(Based on the tea set I found- see post below. As far as I know the historical facts are true)
The water is already cold in the basin. There are a few pockets of warmth left under cups that are pulled to the surface for a delicate scrub. This is the Aunties tea set, and although she has been here a year, she still feels that her actions are being judged; if she makes a mistake she and her mother and brother will be thrown out of her Aunties home.
Mother and Guy have gone to town to buy some books for school, and to get a few groceries for tea. Aunt Lizzie is visiting neighbours. That left Aunt Mary, who had been upstairs for the longest time, and was in the sitting room- no doubt by the fire.
‘Her Aunties:’ she only groups them together in her head. In speaking she addresses them as Aunt Mary and Aunt Lizzie, but they seem so much together it is hard to imagine them apart and individual. They are her mother’s aunts, the oldest sisters and nearing middle age by the time her mother was a girl.
Her first time meeting them (for her mother had always exchanged weekly letters) was when she came to Kingston to see her cousin Bee married. She remembered it with fondness because she was the flower girl, and been given a new white dress lined with lace, and a hat with blue flowers for the occasion. One of the Aunties had scolded her for skipping in the house, “Young lady! This is not a barn!”
After that, she had always felt as though she was being judged by them- sized up and always lacking. Now she was in their home. Forever- or so it felt to an eleven year old girl.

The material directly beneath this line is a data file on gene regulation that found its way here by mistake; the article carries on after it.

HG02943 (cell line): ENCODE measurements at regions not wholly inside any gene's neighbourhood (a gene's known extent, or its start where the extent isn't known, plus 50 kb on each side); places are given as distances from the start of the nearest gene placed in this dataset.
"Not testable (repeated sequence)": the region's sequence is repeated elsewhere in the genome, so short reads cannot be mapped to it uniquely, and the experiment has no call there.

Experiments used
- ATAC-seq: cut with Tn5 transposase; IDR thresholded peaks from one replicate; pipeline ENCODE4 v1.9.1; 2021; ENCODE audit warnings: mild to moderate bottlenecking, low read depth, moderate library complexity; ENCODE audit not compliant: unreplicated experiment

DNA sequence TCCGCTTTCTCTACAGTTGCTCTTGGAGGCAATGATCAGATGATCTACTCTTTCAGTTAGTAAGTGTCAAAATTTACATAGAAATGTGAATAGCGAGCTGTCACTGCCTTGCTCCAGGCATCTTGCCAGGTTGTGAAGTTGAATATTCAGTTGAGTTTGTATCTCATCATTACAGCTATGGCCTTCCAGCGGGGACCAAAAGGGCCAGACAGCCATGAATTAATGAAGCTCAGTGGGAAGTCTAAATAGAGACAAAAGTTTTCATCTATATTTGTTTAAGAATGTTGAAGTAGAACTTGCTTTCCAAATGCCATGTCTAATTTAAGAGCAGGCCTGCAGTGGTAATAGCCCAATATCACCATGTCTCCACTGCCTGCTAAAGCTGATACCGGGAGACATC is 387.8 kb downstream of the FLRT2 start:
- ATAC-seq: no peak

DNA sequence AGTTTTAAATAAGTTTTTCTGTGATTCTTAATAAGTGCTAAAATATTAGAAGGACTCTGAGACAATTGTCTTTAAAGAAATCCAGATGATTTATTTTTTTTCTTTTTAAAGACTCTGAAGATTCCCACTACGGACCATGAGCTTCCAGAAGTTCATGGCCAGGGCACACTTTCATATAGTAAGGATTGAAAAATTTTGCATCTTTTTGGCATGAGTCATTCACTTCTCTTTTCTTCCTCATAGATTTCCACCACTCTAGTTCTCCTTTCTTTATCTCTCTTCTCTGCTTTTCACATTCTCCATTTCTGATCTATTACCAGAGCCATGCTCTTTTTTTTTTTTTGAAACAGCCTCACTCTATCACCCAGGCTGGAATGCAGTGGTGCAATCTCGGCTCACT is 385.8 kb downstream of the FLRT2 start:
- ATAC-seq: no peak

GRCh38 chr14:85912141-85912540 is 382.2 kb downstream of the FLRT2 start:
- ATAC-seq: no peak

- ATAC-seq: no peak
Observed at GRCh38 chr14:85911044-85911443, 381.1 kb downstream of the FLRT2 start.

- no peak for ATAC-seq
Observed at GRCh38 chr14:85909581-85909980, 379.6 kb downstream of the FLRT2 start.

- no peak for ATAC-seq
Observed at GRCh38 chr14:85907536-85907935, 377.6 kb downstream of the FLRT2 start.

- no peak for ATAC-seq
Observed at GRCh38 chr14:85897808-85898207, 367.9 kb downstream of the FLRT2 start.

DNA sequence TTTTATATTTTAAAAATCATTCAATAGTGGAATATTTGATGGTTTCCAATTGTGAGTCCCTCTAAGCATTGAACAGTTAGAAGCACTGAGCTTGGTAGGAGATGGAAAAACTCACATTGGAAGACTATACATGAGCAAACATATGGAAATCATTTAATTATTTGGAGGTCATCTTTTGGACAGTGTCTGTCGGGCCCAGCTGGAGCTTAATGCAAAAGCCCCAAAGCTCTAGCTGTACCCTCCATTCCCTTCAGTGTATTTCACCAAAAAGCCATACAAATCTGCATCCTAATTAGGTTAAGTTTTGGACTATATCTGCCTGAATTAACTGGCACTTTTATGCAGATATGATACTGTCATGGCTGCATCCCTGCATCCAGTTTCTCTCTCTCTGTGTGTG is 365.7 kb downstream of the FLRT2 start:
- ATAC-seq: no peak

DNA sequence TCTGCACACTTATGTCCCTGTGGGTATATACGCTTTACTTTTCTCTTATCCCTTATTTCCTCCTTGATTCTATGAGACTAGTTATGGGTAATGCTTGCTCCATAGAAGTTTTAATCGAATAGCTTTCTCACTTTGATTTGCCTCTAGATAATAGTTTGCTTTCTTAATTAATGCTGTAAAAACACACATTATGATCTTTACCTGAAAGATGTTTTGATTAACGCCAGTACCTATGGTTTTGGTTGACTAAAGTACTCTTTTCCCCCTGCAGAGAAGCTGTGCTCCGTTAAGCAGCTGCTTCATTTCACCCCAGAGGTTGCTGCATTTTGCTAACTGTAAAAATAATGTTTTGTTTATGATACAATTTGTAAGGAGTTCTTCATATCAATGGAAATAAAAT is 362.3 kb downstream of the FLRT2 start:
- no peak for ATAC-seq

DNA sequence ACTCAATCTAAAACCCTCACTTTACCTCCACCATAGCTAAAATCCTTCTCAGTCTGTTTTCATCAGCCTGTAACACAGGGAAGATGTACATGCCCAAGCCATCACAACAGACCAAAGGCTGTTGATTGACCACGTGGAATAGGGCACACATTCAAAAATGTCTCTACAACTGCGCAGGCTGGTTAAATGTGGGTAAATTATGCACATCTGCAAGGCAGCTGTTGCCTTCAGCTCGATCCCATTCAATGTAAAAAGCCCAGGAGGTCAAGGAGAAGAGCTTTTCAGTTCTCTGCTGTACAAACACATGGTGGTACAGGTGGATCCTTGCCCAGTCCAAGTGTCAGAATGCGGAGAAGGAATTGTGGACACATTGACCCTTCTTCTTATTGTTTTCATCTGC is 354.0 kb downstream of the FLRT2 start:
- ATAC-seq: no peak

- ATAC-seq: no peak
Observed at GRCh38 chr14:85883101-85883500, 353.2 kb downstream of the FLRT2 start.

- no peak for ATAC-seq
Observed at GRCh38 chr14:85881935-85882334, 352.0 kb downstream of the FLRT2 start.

The house was nice enough- slightly smaller than her home in Gananoque, but that really didn’t matter. It even had a title “the Cottage.” Ever since she was a very little girl she would listen to her mother read letters from the Aunties at the Cottage. She imagined the house tucked into a dense woods, and her Aunties looked like the sweet old ladies in one of her storybooks papa bought her. Who did she think delivered the mail to this forest cottage? Oh, no matter now- she knew better. The Cottage was one of a row of five gabled houses overlooking the lake and protected by a stone wall. She and her brother shared a room upstairs- it was frightfully cold at night, even with the pipes that were supposed to send warm air into the rest of the house. On some nights, when it was really cold mother would bring up a hot water bottle that she and Guy would share.
She even made a friend- Lorraine Shortt- her best friend who lived just up the street. She had been introduced to her at tea- the First Year. The year they came down to Kingston- the year that everything changed.
Lorraine lived at a place called Copsworth, a beautiful house with marble mantels and a fireplace for nearly every bedroom. She had her own nursery. They had taken to each other right away, and had been together daily ever since- they were to play this afternoon. They had created pet names for each other “pussy,” and “chickie.” She had started it- didn’t many other storybook characters have pet names for each other? Certainly they did in “Little Women.” Now those names bonded them, it was their secret; something they would write to each other or call each other in private.
The dishes were done now; her hands were a little numb from the cold water. Now begins the process of drying them- leave them on the table and Aunties will put them safely away.